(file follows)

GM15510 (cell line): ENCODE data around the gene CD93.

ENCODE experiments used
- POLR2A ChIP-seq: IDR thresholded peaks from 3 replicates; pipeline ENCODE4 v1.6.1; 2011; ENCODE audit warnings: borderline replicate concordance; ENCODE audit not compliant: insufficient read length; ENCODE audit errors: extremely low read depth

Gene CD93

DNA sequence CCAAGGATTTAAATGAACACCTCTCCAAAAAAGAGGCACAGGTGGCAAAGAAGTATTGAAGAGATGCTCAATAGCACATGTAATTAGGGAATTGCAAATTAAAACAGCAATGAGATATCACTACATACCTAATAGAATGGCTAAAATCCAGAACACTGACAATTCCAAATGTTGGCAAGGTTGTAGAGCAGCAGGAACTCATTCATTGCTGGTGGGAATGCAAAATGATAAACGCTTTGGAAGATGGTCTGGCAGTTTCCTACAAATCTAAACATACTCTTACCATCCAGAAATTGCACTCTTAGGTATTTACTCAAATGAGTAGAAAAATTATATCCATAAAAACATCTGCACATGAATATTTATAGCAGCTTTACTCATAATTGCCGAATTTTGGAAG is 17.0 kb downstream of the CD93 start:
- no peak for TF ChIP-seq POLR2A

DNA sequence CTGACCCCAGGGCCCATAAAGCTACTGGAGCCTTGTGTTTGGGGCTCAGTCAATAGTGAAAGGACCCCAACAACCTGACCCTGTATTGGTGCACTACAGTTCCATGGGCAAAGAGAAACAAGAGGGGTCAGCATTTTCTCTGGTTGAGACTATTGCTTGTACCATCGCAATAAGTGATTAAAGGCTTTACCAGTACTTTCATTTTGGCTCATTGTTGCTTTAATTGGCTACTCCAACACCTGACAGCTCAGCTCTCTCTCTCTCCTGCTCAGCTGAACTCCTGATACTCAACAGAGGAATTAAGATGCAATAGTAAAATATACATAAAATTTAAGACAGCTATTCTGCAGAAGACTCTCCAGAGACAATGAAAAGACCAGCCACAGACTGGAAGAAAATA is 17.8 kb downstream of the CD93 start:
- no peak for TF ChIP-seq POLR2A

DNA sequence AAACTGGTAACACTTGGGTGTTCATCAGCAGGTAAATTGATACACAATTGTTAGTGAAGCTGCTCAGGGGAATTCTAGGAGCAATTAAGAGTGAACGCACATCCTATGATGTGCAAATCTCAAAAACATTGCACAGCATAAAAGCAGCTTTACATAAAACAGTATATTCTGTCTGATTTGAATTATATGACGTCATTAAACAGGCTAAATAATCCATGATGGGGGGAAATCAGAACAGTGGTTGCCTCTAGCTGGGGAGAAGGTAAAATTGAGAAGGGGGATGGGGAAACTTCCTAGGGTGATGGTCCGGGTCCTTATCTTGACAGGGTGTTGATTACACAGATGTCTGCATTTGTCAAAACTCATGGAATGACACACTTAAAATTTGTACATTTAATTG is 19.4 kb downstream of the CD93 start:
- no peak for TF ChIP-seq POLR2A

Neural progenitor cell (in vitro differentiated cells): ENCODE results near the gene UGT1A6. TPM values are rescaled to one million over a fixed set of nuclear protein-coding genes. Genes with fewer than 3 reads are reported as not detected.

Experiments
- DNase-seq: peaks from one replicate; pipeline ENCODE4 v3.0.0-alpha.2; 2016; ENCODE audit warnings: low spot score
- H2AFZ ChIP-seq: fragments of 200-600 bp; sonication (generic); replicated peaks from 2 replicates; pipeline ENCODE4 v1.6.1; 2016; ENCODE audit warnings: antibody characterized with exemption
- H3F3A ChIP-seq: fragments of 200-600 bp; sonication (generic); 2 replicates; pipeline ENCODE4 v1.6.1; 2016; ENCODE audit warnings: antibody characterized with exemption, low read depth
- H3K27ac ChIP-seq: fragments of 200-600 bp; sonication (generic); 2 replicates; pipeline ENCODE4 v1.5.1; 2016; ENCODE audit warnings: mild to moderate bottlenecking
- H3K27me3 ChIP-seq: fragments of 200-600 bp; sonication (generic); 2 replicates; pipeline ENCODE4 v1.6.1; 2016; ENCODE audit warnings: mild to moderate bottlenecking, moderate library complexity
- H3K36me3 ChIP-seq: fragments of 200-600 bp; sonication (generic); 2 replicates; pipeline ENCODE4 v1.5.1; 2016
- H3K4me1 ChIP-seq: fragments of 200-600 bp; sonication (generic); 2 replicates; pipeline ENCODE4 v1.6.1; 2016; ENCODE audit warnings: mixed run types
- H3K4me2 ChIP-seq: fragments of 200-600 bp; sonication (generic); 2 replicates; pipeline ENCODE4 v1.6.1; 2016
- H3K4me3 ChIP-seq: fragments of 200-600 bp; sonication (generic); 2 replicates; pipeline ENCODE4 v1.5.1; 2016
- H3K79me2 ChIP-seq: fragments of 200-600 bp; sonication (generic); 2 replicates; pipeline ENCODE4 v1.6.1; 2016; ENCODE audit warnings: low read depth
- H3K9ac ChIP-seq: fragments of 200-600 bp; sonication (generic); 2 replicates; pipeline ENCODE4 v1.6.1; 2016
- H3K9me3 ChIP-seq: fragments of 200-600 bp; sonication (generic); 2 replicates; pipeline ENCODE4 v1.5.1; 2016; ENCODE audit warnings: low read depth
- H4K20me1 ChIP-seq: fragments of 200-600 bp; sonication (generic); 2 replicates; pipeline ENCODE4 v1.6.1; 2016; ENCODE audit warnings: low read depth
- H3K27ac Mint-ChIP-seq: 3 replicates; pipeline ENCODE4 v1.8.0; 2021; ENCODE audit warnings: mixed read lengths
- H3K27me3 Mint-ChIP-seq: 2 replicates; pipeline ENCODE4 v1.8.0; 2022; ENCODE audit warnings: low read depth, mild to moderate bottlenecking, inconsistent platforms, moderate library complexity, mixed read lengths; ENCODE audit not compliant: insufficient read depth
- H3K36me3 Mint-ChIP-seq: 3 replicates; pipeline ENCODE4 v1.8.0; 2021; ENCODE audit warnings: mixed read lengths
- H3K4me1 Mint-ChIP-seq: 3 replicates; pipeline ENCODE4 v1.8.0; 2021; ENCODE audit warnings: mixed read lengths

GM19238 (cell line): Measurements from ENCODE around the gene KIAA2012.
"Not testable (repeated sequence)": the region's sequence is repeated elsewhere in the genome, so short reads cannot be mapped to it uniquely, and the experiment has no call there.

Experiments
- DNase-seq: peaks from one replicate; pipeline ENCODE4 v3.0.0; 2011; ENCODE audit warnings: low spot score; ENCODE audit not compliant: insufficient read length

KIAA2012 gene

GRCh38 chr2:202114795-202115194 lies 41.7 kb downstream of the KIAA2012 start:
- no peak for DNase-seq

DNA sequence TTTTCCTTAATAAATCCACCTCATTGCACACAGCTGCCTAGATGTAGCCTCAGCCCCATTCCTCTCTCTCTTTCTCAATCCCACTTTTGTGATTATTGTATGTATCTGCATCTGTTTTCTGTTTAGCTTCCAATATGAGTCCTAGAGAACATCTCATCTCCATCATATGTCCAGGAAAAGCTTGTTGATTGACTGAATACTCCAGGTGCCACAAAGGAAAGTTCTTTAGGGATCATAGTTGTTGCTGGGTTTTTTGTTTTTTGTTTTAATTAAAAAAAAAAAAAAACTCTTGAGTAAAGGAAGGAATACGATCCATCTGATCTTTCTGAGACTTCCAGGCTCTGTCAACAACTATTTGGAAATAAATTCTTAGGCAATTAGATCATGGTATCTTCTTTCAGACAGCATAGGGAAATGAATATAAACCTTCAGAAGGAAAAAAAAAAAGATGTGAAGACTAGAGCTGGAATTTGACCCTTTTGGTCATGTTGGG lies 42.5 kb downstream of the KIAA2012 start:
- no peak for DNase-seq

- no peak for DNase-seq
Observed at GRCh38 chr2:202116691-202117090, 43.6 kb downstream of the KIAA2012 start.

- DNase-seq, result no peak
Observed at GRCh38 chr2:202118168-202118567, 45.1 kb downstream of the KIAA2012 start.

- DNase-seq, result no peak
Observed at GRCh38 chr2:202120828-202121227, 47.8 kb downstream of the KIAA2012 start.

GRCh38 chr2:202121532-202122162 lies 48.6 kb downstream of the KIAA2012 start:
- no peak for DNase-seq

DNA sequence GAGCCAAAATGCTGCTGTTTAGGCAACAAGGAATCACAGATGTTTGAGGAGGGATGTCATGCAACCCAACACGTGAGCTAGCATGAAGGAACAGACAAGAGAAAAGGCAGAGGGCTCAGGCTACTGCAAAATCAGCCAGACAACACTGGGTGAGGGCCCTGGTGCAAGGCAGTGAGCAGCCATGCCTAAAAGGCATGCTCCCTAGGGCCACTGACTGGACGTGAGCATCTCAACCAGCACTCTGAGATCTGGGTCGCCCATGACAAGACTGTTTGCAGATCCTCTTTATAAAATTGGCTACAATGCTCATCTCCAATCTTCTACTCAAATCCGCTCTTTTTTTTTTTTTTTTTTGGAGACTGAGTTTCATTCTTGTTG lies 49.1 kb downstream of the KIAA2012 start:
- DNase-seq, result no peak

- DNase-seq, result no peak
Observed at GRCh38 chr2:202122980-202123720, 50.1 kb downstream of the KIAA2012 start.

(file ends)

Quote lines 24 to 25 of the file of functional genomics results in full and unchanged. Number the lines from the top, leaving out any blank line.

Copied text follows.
- H3K9me3 ChIP-seq: fragments of 200-600 bp; sonication (generic); 2 replicates; pipeline ENCODE4 v1.5.1; 2016; ENCODE audit warnings: low read depth
- H4K20me1 ChIP-seq: fragments of 200-600 bp; sonication (generic); 2 replicates; pipeline ENCODE4 v1.6.1; 2016; ENCODE audit warnings: low read depth